• Memory 404 may further include one or more data storage 410, which can be utilized by network device 400 to store, among other things, applications 420 and/or other data. For example, data storage 410 may also be employed to store information that describes various capabilities of network device 400. The information may then be provided to another device based on any of a variety of events, including being sent as part of a header during a communication, sent upon request, or the like. Data storage 410 may also be employed to store social networking information including address books, buddy lists, aliases, user profile information, or the like. Data stores 410 may further include program code, data, algorithms, and the like, for use by a processor, such as processor 402 to execute and perform actions. In one embodiment, at least some of data store 410 might also be stored on another component of network device 400, including, but not limited to, non-transitory media inside processor-readable removable storage device 436, processor-readable stationary storage device 434, or any other computer-readable storage device within network device 400, or even external to network device 400.
  • Data storage 410 may include, for example, event records 412 and extraction rules 416. In some embodiments, event records 412 may store data, including a plurality of event records. In at least one of various embodiments, event records 412 may be stored by event records server device 114 of FIG. 1. Extraction rules 416 may include one or more extractions rules. These extraction rules may be automatically created based on a user selection of text, input by a user, and/or otherwise provided to the system. In at least one embodiment, extraction rules 416 may be stored and/or otherwise processed by extraction rule server device 112 of FIG. 1. Further, data storage 410 may also include timestamp associations 413, where such associations might include tags, labels, indices, tables, lists, or the like. However, in other embodiments, modifications might be made to event records stored within event records 412 to indicate timestamp associations, including, modifying event records to include tags, labels, headers, additional fields, field information, or the like.
  • Applications 420 may include computer executable instructions which, when executed by network device 400, transmit, receive, and/or otherwise process messages (e.g., SMS, MMS, Instant Message (IM), email, and/or other messages), audio, video, and enable telecommunication with another user of another client device. Other examples of application programs include calendars, search programs, email client applications, IM applications, SMS applications, Voice Over Internet Protocol (VOIP) applications, contact managers, task managers, transcoders, database programs, word processing programs, security applications, spreadsheet programs, games, search programs, and so forth. Applications 420 may include, for example, extraction rule application 422 and timestamp labeler 423.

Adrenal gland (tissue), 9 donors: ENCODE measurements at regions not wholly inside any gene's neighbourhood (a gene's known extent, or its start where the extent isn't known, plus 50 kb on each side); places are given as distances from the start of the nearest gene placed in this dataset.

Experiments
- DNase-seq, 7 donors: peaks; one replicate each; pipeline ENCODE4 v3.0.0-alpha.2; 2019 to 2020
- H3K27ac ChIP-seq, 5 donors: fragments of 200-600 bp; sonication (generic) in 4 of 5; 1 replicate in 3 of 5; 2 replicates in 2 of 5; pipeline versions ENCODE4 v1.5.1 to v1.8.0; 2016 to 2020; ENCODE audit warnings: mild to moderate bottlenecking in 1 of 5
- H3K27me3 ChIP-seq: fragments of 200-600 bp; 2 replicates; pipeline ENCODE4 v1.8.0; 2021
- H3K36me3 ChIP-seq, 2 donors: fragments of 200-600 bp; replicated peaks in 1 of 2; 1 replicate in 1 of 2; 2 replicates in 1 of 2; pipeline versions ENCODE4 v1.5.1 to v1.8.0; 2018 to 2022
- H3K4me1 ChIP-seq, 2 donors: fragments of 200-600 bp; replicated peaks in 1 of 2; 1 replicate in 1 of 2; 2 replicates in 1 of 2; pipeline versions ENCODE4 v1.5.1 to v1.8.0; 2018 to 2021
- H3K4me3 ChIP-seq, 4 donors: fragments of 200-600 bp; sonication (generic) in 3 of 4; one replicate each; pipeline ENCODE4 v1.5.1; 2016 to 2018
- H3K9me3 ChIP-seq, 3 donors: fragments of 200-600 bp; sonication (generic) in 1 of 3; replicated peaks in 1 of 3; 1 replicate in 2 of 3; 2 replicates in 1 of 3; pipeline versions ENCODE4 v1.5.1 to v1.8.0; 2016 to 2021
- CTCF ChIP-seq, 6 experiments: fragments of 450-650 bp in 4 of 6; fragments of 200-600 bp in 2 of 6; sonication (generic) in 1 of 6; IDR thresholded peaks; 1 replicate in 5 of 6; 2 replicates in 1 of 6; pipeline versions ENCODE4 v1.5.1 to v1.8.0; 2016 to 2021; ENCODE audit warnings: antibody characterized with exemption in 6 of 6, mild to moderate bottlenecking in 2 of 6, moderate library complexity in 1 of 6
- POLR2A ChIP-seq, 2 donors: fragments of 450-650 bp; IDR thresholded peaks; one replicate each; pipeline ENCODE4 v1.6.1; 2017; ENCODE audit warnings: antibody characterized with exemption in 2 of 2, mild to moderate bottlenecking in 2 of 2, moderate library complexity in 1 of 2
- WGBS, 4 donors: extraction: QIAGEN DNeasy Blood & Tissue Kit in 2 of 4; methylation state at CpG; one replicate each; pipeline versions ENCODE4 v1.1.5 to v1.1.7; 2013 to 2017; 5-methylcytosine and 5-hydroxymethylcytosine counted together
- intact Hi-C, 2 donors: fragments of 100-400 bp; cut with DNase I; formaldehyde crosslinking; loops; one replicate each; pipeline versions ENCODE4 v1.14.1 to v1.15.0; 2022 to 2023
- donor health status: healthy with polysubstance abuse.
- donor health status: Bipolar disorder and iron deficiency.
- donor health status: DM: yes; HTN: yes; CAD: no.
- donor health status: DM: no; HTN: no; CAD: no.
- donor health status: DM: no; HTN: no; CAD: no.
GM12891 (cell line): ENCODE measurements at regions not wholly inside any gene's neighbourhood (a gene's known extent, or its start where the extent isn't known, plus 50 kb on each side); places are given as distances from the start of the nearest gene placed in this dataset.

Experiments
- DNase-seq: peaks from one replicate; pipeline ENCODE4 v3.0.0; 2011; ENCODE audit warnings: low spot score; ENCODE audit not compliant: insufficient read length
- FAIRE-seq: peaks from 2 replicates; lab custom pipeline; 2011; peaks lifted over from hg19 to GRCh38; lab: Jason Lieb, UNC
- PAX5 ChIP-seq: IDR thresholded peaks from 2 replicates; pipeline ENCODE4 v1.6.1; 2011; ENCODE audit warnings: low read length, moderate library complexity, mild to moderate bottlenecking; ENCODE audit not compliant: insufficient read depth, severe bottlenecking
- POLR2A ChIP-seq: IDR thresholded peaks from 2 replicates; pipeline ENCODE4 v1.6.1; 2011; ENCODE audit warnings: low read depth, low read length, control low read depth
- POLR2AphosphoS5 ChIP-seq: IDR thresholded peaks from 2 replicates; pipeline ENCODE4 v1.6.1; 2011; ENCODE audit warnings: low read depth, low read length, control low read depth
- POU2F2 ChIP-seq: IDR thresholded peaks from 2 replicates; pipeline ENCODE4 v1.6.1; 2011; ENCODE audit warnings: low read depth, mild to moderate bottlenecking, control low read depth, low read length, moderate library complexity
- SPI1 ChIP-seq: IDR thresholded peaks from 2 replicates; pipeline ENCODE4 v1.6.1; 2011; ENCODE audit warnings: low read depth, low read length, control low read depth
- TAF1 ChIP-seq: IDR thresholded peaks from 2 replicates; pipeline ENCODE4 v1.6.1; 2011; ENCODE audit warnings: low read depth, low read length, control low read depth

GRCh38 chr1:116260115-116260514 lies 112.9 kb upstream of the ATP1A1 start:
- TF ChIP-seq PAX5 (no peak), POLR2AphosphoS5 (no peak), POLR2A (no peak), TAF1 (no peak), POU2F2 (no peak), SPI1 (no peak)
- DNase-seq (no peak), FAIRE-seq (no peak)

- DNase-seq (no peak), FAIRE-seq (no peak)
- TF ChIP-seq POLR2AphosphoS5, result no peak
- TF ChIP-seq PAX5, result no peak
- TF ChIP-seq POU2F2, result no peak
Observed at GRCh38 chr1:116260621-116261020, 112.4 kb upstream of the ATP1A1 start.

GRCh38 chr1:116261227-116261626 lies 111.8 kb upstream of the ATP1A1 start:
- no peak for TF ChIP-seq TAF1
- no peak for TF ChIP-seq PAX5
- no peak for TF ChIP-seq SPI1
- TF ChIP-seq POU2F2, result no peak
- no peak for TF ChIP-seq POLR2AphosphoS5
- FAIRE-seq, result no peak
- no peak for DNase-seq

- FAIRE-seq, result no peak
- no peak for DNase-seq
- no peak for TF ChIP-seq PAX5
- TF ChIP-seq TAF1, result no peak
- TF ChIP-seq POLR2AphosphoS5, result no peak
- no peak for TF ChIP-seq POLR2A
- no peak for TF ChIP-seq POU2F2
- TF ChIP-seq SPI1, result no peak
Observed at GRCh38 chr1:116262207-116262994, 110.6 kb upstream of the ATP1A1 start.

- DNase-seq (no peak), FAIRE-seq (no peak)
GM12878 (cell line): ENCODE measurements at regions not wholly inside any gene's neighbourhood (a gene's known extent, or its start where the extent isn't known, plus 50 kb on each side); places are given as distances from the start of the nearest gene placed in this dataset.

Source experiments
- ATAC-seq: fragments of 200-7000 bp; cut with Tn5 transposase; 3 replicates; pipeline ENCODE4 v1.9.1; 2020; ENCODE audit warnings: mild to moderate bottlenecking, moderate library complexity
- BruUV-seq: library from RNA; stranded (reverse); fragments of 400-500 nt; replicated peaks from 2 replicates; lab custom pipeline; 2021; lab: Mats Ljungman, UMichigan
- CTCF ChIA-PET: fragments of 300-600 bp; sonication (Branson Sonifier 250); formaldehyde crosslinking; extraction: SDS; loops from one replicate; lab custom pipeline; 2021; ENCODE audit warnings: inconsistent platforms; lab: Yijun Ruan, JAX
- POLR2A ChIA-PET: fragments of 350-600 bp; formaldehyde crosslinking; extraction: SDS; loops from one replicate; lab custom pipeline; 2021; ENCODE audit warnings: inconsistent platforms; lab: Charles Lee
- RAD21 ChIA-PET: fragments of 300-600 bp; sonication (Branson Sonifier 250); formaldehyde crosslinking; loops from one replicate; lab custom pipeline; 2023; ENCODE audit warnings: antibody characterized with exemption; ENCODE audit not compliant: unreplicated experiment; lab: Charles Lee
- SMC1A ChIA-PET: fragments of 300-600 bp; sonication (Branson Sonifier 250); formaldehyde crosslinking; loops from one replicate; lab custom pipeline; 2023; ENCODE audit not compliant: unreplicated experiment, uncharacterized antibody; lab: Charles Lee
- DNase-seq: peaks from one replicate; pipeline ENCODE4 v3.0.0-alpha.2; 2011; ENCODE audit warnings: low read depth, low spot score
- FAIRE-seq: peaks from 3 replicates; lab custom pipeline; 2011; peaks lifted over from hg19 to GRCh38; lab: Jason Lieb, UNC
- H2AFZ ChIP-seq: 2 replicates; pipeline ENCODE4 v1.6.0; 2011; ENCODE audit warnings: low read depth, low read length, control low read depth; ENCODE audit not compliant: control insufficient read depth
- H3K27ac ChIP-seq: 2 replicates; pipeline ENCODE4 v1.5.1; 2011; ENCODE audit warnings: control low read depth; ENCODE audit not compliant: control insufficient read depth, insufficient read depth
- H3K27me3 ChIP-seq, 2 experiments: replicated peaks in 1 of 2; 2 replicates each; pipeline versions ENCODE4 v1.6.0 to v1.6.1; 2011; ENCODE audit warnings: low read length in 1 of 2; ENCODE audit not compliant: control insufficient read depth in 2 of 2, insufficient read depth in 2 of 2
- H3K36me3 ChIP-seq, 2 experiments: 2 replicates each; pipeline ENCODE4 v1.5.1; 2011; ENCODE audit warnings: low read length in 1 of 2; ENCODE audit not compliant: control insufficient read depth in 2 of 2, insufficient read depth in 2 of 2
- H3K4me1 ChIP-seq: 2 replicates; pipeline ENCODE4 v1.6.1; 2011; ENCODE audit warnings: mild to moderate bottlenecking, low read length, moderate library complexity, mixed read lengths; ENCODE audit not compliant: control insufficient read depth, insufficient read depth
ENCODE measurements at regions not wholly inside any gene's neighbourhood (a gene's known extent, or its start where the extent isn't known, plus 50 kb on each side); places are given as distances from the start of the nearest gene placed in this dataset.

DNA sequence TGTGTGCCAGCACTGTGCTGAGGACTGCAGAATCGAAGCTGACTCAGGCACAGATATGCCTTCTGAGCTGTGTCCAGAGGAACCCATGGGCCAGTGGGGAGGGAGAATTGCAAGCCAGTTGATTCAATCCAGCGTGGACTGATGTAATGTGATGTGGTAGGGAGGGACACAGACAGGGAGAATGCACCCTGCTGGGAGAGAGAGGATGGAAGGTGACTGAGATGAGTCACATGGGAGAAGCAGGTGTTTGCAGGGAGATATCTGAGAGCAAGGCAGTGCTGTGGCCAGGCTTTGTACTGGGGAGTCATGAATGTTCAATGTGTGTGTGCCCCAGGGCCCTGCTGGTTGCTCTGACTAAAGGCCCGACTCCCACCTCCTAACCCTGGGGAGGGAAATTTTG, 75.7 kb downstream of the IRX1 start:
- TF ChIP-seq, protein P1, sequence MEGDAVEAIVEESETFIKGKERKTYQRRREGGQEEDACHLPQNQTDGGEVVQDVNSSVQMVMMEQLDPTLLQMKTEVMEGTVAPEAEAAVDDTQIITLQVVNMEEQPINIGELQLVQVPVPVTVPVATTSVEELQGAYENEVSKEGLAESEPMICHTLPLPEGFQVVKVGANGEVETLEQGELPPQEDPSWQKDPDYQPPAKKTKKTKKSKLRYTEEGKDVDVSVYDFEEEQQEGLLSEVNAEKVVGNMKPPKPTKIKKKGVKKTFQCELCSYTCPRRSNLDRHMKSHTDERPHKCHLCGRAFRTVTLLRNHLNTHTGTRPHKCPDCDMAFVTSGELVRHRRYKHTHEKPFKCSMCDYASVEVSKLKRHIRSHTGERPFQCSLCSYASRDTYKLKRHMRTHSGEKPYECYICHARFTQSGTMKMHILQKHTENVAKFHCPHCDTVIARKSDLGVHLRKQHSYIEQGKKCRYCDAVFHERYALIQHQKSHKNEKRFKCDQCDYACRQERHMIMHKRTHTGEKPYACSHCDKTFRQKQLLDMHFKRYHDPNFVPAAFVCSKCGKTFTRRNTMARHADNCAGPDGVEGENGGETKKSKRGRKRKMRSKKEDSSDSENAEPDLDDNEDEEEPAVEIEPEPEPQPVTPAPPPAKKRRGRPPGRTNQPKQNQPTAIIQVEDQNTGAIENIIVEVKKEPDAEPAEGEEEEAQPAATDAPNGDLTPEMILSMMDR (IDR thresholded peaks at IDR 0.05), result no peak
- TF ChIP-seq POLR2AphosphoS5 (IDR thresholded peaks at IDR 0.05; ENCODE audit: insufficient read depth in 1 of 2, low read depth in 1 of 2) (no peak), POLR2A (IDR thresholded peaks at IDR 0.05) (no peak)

• Extraction rule application 422 may be configured to enable creation of extraction rules and to display results of the extraction rules to a user. In at least one embodiment, extraction rule application 422 may interact with a client device for enabling a user to input and/or edit one or more extraction rules. In other embodiments, extraction rule application 422 may enable a client device to display a plurality of event records to a user, values extracted from the event records using the extraction rule, statistics about the extracted values, or the like. In at least one embodiment, extraction rule application 422 may interact with event records 412 and/or extraction rules 416 to access and/or store event records and/or extraction rules, respectively. In some embodiments, extraction rule application 422 may be employed by extraction rule server device 112 of FIG. 1.
  • Timestamp labeler 423 is configured to provide a graphical user interface usable to identify one or more locations within event records with splittable timestamp information. A display of a plurality of event records is provided to a user through the graphical user interface using any of a variety of formats, including those described below in conjunction with FIGS. 6A-C. A splittable timestamp selector is displayed within the graphical user interface that allows the user to select one or more locations within event records as having time related information that may be split across the one or more locations. The splittable timestamp information may then be associated with respective locations within the event records using any of a variety of mechanisms. The associations may be stored such that it may later be used by extraction rules, sort applications, and/or any of a variety of applications in which time information may be used. For example, timestamp labeler 422 might store the associations in event records 412, and/or in timestamp associations 413. Timestamp labeler 424 may employ a process such as described below in conjunction with FIG. 5.
  • General Operation
  • The operation of certain aspects of the invention will now be described with respect to FIG. 5. FIG. 5 illustrates a logical flow diagram generally showing one embodiment of an overview process for identifying one or more locations within an event record with splittable timestamp information. Process 500 of FIG. 5 may be implemented within one or more client devices of FIG. 1, blade server 250 of FIG. 2B, and/or network device 400 of FIG. 5.